Last Supper Tours and Tickets
The Last Supper was painted by Leonardo da Vinci between 1494 and 1497 within the framework of the major renovation of the Church of Santa Maria delle Grazie commenced by order of Ludovico Sforza in 1492. Along with the Monna Lisa at the Paris Louvre, the Last Supper is Leonardo's most famous work. It is one of the paintings most often taken as a symbol of Western Art. It depicts the instant in which Jesus announces to the apostles that he knows one of them will betray him.
Accessibility to visit Leonardo's famous Last Supper are extremely few. Only 25 visitors per 15 minutes are admitted. Booking tickets in advance is obligatory. You can buy your tickets online, or contact the call centre, on +39 02 9280 0360. We regularly research and compare the best Last Supper Tickets & Tour Tickets and Guided Milan Tours for you.
About Leonardo da Vinci's Last Supper
Santa Maria delle Grazie is one of the most beautiful churches in Italy. It was built in the 15th century, initially in the late Gothic style, and was rebuilt in the Renaissance style from 1492 by Bramante (1444 -1514). The highlight of the church is the fresco "The Last Supper" by Leonardo da Vinci (1452 -1519). It is considered one of the greatest masterpieces in the history of art and captures the moment when Jesus speaks the words: "One of you will betray me". The entrance to what used to be the refectory of the Dominican convent is in the square in front of Santa Maria delle Grazie. It is in this refectory that, between 1495 and 1497, Leonardo da Vinci painted the Last Supper.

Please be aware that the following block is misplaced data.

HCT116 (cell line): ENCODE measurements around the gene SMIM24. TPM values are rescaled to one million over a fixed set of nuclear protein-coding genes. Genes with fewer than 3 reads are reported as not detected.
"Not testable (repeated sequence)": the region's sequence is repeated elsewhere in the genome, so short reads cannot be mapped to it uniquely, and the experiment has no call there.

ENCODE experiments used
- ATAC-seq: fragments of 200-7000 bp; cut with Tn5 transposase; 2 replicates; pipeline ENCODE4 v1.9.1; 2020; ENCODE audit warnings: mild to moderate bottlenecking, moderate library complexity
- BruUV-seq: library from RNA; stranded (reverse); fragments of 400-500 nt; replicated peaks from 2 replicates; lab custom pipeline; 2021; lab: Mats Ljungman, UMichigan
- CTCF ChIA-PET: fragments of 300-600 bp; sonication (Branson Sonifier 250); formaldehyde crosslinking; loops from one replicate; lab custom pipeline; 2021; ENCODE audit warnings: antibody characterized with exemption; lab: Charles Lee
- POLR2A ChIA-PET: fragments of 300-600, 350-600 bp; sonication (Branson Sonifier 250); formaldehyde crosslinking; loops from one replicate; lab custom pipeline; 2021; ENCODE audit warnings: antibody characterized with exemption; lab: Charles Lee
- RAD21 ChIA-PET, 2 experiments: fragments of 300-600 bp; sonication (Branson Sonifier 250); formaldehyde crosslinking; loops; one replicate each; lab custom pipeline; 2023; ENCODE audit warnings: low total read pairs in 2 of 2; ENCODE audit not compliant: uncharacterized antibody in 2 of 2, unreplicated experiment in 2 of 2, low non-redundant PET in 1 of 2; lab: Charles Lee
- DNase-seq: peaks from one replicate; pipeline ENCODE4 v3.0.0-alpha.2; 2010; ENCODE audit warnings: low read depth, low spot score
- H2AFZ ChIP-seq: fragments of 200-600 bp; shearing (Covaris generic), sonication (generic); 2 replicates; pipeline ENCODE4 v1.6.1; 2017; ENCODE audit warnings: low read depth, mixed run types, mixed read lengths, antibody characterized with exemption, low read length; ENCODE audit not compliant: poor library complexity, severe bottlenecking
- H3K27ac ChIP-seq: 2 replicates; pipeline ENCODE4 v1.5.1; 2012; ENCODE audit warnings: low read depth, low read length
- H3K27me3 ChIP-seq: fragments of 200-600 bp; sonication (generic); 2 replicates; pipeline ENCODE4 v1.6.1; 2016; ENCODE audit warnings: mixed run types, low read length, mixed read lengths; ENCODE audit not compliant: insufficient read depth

The painting occupies all of the wall at the end of the refectory; in the three lunettes over the fresco, below the decorations of the vault (which was destroyed in 1943) are the coats of arms of the Sforza and the Este families surrounded by wreaths, a tribute to Duke Ludovico il Moro and his wife, Beatrice d'Este. Some scholars maintain that the scene by Leonardo of the twelve Apostles seated together with their Lord at the supper table portrays them at the moment when Jesus announced that one of them would betray him, or, as others say, at the moment of the Consecration.
The reaction of the Disciples is apparent from their exaggerated gestures, emotional movements, and facial expressions, and contrasts with the immobility of Christ who dominates the scene from the center of a rigorously symmetrical composition in perfect perspective. The whole scene seems to be bathed in a diffused, gentle light coming partly from the three windows at the far end of the room and partly from the light at the front from the actual window in the real room. The figures are one third bigger than life-size and show masterly particulars of execution: after having done the sketches by pen and outlining the figures in their various poses, Leonardo drew naked figures which he later dressed with color. The painting is done in tempera- forte with a technique that allowed an exquisite fineness in the passage of tones due to the perfect mixing of colors. On the opposite wall, in front of the “Last Supper”, is the great “Crucifixion” painted in fresco by Donato Montorfano in 1495.
The painting was miraculously left undamaged by the bombings of August 1943 which partially destroyed the nearby cloisters and parts of the church. The great painting has always been in a precarious state of conservation, and even Leonardo himself, when he had finished the work, declared that the work suffered from the humidity of the ground on which the building stood. Since 1517 it has steadily deteriorated, mainly because of the new painting technique used by Leonardo as an experiment. When a door was opened up in the wall, one of Christ’s legs was cut, while the restorations carried out in 1726 and 1770 only helped to increase the instability of the colors. At the time of Napoleon, the refectory was used as a stable and in 1801 was flooded by water. In 1953 the fresco was cleaned and consolidated; a complex and radical restoration procedure was completed in the second half of the 1990's so that this marvelous work can now be seen by the public again.